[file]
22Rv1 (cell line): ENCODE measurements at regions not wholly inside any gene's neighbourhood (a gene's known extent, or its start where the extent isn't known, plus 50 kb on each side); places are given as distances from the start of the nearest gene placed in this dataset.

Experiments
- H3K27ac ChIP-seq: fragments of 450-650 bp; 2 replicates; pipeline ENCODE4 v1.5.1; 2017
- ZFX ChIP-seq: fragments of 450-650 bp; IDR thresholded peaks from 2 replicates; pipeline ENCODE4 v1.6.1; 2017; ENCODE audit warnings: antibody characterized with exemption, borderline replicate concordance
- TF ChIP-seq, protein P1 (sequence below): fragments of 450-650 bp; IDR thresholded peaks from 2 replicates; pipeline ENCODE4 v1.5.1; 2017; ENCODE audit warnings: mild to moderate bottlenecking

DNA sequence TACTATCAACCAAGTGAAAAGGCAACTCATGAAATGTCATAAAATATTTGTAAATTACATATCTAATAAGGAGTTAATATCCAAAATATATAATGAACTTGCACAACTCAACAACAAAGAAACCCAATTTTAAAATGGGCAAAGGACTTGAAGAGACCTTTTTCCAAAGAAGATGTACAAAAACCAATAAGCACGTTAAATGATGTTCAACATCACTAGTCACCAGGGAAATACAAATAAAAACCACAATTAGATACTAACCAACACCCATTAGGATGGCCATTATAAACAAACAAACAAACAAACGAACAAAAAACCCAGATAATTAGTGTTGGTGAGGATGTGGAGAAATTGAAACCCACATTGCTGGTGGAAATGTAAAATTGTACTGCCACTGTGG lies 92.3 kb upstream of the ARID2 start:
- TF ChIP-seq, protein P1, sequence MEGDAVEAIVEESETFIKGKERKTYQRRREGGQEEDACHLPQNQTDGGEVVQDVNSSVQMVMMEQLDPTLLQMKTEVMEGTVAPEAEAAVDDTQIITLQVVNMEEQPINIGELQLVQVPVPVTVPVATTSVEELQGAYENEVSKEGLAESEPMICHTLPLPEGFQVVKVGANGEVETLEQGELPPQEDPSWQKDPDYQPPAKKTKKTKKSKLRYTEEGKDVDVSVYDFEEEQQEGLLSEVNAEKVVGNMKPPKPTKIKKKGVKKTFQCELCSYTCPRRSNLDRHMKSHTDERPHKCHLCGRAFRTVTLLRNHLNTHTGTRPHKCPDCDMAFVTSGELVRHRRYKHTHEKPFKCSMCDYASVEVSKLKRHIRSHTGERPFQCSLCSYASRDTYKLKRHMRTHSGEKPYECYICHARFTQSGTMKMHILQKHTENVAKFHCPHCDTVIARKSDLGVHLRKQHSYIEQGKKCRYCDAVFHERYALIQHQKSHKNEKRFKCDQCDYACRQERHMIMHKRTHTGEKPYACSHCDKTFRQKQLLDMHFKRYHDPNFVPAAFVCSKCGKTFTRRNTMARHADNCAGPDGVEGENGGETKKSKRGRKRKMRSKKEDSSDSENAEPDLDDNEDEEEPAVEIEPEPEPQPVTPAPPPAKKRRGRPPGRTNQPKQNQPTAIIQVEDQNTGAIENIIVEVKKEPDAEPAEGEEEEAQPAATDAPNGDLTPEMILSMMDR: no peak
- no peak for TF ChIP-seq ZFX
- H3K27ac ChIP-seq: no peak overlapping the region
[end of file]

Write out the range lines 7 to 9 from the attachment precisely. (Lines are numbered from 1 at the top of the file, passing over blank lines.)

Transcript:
- TF ChIP-seq, protein P1, sequence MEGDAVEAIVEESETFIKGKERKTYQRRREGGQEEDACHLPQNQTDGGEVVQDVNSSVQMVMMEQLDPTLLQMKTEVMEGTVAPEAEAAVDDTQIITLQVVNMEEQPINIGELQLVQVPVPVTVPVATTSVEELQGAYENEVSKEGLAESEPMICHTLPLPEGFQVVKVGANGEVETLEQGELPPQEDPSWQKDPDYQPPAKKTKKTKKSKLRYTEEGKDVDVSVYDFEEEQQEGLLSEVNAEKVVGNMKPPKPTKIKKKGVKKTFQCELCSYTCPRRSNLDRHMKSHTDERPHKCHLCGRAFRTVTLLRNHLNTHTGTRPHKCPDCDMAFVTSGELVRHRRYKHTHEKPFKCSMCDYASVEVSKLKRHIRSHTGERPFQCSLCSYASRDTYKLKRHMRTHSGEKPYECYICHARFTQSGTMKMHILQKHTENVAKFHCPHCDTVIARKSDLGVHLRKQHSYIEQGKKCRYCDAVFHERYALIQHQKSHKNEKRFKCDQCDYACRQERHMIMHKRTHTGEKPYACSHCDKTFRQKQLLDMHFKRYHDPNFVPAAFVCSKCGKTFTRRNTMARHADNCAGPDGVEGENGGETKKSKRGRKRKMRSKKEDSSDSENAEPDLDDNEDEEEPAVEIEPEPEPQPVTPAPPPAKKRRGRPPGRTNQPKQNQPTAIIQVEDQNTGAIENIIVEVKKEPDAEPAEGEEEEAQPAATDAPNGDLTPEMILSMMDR: no peak
- no peak for TF ChIP-seq ZFX
- H3K27ac ChIP-seq: no peak overlapping the region